Bijan Rafaty is among those painters whose awareness of their surrounding makes them a part of that “environment”; painters who try to decipher the nuances and meanings of that environment, and to show the threats, adventures, and ambiguities of life in that environment. They try to understand the realities and pretences of peoples’ lives from the past to the present, and to demonstrate how people play a role in certain events and affect them directly, and how change –both in the sense of transforming them and their environment- and fear of uncertainty and confusion make them struggle and react to the horror of their disintegrating lives. They are all well aware of the trepidations, volatility and fear of a world where “nothing is certain”.

Then again, there is another existence that is contrary to life –surrendering to the organizational and bureaucratic authority that has the power to control and often destroy all societies, values and lives. Nevertheless, it is with determination and courage that men confront these oppressions and change “that world” and make it theirs. This can be either a revolutionary act or a conservative one, an energetic and dynamic act in the face of new possibilities or an adventurous one; both of which in my opinion are manifested in Rafaty’s work. He himself has said:

“I made a big hole in the boat and tried my whole life learning to swim back to the starting point.”

During his career, Rafati has gone through different periods, “Memory series”, “Migration, “City series”, “Cover up series” and “in Plato’s cave series”, which I believe are the most valuable periods of his career. In these works, there is a tangible sense of today’s ideas, beliefs and concepts. What is clearly reflected in Rafaty’s work is whether one decides to struggle out of desperation or act heroically, and maybe lose at times. Ivan Karamazov (in Dostoyevsky’s Karamazov Brothers) said, “Death of children, more than anything in this world, makes him wish for death”. But he doesn’t do that. He continues to struggle and continues to love. He persists. Rafaty also persists.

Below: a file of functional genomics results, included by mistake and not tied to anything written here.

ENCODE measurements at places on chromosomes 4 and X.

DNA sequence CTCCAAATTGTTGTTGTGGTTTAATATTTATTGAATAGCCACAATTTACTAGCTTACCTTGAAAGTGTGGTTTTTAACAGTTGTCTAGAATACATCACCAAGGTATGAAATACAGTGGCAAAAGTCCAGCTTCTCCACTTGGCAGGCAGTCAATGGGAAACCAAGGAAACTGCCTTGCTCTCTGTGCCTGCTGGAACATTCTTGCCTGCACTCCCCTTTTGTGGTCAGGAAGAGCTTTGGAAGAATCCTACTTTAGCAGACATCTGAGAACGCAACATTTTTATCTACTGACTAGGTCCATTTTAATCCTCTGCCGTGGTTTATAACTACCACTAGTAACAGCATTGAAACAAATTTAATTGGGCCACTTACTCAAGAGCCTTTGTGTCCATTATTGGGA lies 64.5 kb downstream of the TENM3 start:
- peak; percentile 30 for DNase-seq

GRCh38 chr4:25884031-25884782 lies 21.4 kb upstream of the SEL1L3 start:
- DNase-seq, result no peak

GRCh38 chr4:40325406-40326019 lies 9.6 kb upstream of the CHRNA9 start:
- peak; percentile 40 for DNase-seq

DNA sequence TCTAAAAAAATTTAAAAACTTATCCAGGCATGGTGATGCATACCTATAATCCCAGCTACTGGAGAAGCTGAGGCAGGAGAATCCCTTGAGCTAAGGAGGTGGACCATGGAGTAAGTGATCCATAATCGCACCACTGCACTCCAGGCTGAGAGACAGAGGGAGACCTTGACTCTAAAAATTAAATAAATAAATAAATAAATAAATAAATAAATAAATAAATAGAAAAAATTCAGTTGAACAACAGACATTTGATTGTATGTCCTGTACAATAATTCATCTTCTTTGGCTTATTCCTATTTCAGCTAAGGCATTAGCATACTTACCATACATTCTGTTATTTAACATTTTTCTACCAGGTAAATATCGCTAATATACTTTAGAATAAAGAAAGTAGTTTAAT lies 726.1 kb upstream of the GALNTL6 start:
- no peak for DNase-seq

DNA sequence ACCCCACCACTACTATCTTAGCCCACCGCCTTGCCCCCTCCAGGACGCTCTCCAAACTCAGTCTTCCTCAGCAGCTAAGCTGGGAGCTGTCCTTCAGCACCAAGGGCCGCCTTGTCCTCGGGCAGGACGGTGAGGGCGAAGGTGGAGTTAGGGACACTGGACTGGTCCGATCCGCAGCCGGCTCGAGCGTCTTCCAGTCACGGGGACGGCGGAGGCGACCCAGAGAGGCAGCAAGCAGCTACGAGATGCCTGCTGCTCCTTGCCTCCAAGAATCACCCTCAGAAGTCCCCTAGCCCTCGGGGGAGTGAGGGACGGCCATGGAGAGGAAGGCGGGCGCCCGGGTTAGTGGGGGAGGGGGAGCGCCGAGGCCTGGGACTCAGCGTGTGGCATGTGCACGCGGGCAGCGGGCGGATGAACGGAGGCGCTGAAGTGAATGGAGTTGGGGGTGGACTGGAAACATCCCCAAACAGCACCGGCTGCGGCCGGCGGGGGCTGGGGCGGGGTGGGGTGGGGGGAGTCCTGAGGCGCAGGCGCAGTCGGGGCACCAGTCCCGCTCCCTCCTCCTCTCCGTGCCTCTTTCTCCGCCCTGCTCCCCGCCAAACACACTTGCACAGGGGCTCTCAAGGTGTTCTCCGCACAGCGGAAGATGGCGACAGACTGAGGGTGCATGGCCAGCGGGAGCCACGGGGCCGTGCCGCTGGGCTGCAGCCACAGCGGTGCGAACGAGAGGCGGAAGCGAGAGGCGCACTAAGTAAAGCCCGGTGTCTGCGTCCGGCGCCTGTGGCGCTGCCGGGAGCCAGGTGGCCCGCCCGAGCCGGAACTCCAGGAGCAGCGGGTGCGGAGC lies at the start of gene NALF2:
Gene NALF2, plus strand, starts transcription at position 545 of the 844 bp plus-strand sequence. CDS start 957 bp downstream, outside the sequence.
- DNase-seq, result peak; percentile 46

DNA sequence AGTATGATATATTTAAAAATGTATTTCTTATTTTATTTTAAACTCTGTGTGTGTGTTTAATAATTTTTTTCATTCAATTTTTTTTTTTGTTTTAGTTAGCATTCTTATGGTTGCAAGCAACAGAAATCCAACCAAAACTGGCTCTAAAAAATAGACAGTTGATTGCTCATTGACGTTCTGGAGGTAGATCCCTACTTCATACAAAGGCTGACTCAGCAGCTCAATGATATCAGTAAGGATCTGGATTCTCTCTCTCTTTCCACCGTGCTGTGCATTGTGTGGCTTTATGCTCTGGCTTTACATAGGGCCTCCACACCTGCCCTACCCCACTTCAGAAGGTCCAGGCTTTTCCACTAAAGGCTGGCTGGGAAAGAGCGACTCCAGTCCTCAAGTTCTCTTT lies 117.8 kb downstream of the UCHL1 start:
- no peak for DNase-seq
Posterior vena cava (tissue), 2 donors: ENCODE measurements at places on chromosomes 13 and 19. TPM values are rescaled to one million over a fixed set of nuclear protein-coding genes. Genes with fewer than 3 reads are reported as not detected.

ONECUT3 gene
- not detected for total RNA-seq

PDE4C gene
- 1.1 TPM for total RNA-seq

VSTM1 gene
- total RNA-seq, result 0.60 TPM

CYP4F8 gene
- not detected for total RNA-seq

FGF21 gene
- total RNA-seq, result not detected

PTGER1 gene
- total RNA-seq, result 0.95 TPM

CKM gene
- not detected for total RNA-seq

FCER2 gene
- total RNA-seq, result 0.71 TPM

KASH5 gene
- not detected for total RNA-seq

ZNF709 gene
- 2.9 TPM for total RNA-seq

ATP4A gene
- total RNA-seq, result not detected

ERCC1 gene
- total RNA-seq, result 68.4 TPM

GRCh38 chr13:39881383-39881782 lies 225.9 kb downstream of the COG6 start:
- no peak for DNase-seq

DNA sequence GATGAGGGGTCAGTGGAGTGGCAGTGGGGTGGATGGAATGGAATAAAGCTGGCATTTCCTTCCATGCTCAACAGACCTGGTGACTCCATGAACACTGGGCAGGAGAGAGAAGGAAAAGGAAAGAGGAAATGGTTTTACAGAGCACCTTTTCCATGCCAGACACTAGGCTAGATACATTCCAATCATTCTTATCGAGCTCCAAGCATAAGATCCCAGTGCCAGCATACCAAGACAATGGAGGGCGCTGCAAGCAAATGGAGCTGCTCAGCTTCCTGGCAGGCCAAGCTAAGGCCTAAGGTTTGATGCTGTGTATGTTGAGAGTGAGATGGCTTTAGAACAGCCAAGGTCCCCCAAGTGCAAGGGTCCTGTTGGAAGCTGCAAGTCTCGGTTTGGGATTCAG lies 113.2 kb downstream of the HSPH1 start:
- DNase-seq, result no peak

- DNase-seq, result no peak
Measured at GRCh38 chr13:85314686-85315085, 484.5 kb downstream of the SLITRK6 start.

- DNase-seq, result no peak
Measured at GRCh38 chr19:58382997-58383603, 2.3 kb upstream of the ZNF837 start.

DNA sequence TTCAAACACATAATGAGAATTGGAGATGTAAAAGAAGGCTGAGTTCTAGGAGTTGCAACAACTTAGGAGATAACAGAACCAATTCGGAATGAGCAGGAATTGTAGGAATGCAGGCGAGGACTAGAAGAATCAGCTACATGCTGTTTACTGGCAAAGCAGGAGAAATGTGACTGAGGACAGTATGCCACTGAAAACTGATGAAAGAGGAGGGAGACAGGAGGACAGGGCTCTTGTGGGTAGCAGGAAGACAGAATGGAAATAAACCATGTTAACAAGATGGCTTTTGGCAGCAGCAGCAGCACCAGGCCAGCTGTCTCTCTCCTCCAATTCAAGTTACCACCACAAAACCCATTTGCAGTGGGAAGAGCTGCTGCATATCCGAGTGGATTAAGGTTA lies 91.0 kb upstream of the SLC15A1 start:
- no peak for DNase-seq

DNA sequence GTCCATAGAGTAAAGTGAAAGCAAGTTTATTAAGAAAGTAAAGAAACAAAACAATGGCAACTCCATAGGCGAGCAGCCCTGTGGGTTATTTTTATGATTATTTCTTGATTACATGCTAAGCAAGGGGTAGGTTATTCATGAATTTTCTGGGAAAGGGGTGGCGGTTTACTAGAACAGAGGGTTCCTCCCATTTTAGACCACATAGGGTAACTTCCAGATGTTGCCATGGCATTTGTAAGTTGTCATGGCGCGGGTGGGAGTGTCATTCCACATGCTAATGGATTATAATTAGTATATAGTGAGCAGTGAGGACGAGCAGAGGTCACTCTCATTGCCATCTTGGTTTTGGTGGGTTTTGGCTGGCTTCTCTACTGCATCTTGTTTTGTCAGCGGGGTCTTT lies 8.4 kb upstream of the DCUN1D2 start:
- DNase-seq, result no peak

Mohammad Reza Jodat

Architect and member of the Faculty of Architecture and Urban Planning at Shahid Beheshti University



Bijan Rafaty is an artist who forms a romantic bond with objects around him. His art corresponds completely with the notion of Visual Arts – he is a painter, a sculptor, and holds exhibitions that are minimalistic art installations. He does not restrain himself; he arranges conventional elements, with a new association, in an entirely novel, personal space, and arranges natural and synthetic elements in a conventional way, with results that are at times remarkable.

Rafaty’s sculptures are a synthesis of nature and his creativity, but he does not leave it at that; instead, he elevates his structural form into a higher level. From this angle, his sculpture, a “collage” by itself, placed alongside his other sculptures turns into an even grander collage; and again, in a new perspective, the composition of these sculptures, his paintings plus other Rafaty “object” can be viewed as an installation. 

When painting, he does not stop at flat surfaces and two-dimensional forms. Instead, by placing his paintings –again resembling collages- inside boxes which themselves are made of different elements, he reaches a sort of visual composition that in addition to being innovative is also nostalgic. And finally, from a wider angle, the whole setting creates a visual-spatial-dimensional work of art.

Thus, to gain a thorough and complete understanding of his works, it would be essential to view his paintings and sculptures as a single unit. For this reason, the ambience of the artist’s studio also plays an important structural role.

The other significant feature of Rafaty’s art pieces are their broad interpretative nature, in a way that despite being abstract pieces, one can even have sociopolitical interpretation of them.

Rafaty is an artist who is in transition from Modernism to Post-modernism. Rafaty, with sincerity, an innovative and creative mind and heedless of the predicaments around him, strives on this path with strides that are sometimes arduous.


Jahangir Kazerooni

Art Collector and Critic

September 2000